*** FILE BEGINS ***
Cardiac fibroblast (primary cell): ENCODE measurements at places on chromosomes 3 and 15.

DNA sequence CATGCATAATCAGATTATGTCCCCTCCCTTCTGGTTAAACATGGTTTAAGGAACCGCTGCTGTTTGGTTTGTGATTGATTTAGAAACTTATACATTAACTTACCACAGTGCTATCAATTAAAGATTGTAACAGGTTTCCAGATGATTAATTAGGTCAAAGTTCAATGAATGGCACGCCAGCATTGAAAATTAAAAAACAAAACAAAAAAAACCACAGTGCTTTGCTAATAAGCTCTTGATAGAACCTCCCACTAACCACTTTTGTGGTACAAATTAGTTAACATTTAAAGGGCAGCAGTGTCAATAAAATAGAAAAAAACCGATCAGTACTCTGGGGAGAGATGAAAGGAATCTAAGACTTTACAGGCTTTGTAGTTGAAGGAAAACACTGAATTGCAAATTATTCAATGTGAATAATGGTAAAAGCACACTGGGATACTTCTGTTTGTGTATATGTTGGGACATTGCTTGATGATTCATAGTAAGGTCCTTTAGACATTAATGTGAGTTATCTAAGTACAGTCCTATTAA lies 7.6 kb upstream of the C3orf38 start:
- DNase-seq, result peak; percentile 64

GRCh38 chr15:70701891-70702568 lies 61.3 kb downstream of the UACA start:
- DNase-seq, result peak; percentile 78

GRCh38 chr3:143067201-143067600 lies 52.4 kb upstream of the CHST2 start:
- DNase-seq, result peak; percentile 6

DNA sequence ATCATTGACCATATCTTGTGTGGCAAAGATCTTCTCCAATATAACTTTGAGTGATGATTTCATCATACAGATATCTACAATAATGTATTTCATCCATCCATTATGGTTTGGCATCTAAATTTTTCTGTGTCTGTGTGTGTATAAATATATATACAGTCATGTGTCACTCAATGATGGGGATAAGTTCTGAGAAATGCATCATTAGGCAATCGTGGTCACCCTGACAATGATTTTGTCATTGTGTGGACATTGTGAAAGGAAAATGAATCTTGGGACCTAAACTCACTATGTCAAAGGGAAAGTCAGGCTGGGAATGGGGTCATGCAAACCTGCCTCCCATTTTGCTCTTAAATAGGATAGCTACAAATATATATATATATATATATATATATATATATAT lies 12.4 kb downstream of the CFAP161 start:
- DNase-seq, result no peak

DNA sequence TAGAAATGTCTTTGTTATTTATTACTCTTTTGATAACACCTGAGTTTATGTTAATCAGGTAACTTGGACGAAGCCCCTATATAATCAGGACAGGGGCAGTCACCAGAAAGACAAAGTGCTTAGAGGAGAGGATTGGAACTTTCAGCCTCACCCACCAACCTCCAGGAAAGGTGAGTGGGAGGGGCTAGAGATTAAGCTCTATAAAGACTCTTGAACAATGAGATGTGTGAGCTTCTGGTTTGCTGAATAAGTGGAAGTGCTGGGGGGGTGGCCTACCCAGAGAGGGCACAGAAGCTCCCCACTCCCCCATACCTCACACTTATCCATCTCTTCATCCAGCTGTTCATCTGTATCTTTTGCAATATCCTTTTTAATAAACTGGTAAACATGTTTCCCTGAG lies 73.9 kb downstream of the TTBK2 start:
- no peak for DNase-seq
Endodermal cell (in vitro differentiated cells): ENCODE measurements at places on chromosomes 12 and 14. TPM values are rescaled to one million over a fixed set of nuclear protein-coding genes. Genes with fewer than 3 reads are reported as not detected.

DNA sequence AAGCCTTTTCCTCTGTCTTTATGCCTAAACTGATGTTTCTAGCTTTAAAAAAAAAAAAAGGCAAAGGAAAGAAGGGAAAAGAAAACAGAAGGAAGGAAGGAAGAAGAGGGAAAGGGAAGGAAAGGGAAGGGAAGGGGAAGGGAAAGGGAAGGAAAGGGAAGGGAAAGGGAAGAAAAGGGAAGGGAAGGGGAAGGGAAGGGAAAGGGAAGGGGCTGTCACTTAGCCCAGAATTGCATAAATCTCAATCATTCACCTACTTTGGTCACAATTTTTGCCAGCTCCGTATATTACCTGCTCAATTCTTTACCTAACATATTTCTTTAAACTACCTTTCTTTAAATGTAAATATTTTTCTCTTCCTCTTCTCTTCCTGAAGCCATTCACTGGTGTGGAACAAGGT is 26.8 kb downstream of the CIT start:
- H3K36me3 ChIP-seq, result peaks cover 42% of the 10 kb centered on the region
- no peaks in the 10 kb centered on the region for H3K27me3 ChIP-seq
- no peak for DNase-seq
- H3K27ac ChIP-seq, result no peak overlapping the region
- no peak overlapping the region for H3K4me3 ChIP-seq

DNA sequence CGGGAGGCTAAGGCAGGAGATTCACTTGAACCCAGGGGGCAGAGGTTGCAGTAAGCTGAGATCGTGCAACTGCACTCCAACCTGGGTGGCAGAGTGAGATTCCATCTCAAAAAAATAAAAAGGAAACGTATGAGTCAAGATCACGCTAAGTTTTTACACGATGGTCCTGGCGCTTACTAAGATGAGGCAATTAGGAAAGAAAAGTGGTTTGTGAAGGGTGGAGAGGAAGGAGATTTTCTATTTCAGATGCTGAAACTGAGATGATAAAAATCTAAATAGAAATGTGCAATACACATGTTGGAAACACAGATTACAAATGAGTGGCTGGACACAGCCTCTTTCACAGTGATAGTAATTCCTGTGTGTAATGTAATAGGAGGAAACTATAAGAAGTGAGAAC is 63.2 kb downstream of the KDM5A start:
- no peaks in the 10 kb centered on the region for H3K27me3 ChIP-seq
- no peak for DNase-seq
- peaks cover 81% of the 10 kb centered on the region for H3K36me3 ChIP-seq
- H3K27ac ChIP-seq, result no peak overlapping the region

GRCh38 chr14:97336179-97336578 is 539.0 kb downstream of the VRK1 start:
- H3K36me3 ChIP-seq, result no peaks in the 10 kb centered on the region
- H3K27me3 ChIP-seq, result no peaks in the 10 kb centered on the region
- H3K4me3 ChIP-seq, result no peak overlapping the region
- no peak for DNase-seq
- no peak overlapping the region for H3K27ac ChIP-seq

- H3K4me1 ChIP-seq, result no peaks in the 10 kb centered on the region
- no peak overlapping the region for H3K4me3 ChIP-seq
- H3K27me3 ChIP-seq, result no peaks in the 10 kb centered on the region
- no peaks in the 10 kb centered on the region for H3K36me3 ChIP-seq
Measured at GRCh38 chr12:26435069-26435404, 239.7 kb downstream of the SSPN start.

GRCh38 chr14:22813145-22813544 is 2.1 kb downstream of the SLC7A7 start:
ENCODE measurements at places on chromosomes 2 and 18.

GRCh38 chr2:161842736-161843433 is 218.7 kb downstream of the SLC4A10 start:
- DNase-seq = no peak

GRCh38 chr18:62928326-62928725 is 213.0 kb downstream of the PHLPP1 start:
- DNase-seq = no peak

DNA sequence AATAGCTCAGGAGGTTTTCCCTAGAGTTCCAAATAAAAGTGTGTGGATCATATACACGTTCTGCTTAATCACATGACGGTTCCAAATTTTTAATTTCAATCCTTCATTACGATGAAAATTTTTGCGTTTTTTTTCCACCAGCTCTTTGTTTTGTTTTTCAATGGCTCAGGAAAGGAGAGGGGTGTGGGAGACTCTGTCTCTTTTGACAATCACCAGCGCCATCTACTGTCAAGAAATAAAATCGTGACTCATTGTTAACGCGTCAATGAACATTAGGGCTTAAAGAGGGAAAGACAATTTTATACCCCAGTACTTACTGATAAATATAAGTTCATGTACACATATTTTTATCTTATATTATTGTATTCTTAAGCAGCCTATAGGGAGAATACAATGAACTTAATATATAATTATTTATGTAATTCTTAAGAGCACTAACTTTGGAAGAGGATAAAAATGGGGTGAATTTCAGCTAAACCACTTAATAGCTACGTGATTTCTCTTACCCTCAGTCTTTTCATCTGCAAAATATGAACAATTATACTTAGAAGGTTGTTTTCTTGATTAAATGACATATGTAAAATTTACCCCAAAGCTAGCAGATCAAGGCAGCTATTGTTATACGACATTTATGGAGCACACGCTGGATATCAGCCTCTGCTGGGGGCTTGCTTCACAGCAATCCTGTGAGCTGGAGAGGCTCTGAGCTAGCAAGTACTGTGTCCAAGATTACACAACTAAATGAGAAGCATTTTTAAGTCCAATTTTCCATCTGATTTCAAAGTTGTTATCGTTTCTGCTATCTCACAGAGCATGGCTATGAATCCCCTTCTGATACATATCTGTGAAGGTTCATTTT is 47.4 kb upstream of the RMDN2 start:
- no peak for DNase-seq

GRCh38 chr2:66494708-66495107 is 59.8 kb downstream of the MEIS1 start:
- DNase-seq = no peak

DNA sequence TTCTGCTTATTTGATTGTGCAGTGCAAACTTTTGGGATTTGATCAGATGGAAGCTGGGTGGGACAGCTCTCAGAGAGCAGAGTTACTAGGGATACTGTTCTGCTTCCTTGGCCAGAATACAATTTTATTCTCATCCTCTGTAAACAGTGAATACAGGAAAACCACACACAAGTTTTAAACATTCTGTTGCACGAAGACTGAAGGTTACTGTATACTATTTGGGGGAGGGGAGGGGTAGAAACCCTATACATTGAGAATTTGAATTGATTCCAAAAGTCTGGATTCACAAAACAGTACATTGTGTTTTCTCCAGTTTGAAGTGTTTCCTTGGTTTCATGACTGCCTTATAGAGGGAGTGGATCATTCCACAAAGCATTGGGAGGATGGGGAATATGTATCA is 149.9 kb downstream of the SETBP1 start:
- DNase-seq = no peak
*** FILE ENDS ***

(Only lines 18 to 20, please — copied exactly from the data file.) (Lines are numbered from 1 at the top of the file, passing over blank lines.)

- no peak overlapping the region for H3K4me3 ChIP-seq

DNA sequence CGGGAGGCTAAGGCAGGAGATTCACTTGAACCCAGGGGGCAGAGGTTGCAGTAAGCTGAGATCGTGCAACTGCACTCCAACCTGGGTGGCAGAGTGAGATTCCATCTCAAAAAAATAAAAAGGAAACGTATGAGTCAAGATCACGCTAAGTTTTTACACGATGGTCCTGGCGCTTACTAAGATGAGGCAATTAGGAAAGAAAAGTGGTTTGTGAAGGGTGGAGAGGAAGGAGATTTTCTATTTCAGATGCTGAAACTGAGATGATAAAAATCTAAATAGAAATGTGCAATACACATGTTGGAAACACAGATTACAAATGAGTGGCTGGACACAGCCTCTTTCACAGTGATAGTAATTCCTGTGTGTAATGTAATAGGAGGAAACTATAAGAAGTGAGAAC is 63.2 kb downstream of the KDM5A start:
- no peaks in the 10 kb centered on the region for H3K27me3 ChIP-seq